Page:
It would be hard to find a husband or wife with less in common. Most people from her church and her family considered their marriage to be a poor match, and Walter made little effort to interact with his wife’s family even though they lived close by in Galloway. Mary was as calm and patient as he was harsh and unsocial. She was as trusting as he was suspicious. The Caldwells were strong supporters of the small Galloway Baptist Church and her faith was simple but unwavering; he, on the other hand, rarely went to church with her and showed little interest in matters of religion. He was also given to bouts of drinking with his brother Richard.
Most people agreed that Walter was hard to get to know. He was socially awkward and tended to regale those he met with stories about something he had done better than someone else while making little effort to get to know his listener. He was never heard to pay a compliment to anyone, even his long suffering wife. Once when Mary tried on a new shade of red lipstick, Walter declared that her mouth reminded him of the ass end of a blue jay that had been eating poke berries. He had not completed high school and was not a proficient reader; that fact may have contributed to his suspicious nature.
The other day I was thinking about our front porch in Montague, Michigan. Growing up it was used as a gathering place where people were welcomed, listened to, encouraged to share, and I believe, felt loved. I never really understood the significance of all of this until mom and dad were gone, and I could no longer sit on that front porch.
Our library in Montague, MI was above the firehouse. I was happy to know I could go there and check out fun books to read. We didn’t have a television so our activities were simple. Reading became an important part of our lives.
One day my father said he had a surprise for me. “I want to show you something, Adele. I’m going to take you to a place where there are many books! We’re going to go to Grossman’s.” (Grossman’s was a very popular department store in Muskegon, MI).
He cried out “God, please help me understand!” as he lay in bed that night. How could someone be so heartless, throwing away a member of the human family like garbage, leaving her in a field to freeze, starve or become an animal’s next meal? Dave Hickman had never witnessed such evil before. As his body trembled in response to the memories of that day, the questions wouldn’t stop.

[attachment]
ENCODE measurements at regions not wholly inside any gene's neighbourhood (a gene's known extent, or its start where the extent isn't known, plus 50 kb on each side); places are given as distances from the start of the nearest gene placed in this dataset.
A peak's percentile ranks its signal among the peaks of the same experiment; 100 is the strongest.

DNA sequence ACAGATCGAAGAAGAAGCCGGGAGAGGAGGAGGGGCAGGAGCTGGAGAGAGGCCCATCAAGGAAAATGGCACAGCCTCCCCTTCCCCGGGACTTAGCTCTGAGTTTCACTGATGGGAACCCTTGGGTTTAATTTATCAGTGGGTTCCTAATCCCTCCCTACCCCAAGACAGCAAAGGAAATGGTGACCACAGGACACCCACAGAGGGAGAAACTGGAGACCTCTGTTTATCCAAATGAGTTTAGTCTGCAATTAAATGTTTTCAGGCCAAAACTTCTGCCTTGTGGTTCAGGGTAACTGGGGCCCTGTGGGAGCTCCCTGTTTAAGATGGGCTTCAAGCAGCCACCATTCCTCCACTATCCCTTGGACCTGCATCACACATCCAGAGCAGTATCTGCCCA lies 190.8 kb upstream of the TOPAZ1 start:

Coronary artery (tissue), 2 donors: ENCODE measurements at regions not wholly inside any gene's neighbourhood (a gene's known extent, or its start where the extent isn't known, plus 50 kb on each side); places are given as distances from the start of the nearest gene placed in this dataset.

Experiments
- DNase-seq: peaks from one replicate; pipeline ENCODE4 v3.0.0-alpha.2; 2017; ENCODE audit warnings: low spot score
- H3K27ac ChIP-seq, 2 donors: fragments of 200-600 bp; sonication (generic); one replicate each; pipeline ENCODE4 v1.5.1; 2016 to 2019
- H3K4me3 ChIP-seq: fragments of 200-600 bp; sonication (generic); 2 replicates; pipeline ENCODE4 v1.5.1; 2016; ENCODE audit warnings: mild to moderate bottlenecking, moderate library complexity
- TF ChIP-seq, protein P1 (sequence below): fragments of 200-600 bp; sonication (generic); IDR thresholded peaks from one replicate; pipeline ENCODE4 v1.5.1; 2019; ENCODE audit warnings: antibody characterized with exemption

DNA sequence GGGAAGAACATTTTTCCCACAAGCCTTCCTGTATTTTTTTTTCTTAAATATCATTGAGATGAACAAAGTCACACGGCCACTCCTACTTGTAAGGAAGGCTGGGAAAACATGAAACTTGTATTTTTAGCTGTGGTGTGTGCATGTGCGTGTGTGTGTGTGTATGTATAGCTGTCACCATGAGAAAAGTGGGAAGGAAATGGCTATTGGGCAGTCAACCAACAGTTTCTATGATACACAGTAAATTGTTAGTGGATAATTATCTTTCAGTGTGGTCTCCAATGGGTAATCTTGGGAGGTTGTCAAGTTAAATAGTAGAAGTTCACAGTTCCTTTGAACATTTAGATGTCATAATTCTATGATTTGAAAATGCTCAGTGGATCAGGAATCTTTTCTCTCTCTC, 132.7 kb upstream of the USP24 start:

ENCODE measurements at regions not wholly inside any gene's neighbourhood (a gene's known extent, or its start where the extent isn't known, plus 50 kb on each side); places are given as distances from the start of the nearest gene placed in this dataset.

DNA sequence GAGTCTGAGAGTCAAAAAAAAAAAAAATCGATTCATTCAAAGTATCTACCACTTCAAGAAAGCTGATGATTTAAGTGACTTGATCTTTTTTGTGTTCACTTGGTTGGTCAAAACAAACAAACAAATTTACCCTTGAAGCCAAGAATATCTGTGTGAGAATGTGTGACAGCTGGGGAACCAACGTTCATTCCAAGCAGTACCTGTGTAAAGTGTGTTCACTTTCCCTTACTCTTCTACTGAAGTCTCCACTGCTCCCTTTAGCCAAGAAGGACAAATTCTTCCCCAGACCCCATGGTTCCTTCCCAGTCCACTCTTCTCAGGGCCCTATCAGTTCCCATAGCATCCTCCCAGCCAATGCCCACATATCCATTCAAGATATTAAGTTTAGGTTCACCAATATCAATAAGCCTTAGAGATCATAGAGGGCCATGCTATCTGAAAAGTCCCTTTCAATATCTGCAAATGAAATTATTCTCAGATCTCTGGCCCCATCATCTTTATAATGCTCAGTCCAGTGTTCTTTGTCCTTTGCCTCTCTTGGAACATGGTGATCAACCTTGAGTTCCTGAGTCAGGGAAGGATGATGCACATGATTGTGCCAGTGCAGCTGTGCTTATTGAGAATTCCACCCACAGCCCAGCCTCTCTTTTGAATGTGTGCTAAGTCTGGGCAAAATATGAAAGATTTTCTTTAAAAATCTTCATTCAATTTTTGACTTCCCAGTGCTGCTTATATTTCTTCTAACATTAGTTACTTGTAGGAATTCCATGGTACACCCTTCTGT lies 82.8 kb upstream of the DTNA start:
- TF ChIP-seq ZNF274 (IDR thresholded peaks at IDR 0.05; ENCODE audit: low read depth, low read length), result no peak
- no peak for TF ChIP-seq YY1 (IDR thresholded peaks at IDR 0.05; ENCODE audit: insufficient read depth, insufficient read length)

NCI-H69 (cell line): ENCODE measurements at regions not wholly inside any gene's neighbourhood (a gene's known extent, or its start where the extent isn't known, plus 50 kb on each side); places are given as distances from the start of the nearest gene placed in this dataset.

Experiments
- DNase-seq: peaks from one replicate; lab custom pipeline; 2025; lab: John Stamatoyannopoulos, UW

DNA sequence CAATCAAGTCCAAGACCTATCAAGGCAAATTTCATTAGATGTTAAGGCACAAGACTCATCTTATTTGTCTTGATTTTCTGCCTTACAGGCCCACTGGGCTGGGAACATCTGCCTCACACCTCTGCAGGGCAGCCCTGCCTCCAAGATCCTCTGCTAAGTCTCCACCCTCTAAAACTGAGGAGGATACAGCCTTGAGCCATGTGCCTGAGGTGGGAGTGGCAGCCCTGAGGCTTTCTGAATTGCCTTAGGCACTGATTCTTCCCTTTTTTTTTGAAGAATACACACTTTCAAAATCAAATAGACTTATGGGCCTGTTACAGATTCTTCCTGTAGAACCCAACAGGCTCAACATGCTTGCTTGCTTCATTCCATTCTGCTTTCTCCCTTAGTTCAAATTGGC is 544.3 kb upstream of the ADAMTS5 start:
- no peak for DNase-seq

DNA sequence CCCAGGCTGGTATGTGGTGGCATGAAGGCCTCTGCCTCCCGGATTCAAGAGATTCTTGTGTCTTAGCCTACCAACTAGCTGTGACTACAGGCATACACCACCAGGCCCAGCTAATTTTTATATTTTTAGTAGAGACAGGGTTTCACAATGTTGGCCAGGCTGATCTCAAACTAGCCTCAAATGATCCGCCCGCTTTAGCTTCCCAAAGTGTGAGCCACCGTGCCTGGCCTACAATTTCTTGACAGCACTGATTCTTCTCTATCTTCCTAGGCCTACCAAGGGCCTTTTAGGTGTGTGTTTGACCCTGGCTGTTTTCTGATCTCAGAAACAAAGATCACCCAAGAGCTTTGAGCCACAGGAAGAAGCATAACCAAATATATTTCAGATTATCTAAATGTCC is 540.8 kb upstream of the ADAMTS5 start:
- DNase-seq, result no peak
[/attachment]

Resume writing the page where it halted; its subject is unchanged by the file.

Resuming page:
It’s a Wonderful life? A Christmas Story
By Wayne Zurl
Few people want to work a four-to-twelve shift on Christmas night.
My wife had made an early dinner the night before and we opened our presents on Christmas Eve, satisfying our holiday spirit. And working Christmas day paid double time and a half. That’s no humbug.
My partner, Louie, had just split up with his wife and it wasn’t his turn to have the kids.
So, he and I sat drinking Dunkin Donuts’ coffee watching the stop light at Station Road and Montauk Highway. There were no cars, much less violators lurking about on December 25th.
It was warm that year, about fifty degrees. I took the pile liner out of my leather jacket before I left home. The heat generated by the big 383 Plymouth engine and sent through the thin firewalls made the interior of the police car too warm for a jacket. We tossed them into the back seat with our brief cases.
And we drank more coffee.
“We haven’t heard shit on the radio for almost twenty minutes,” I said.
“If we could find another human being I’d run them for warrants,” Lou suggested, “just to keep the dispatcher awake.”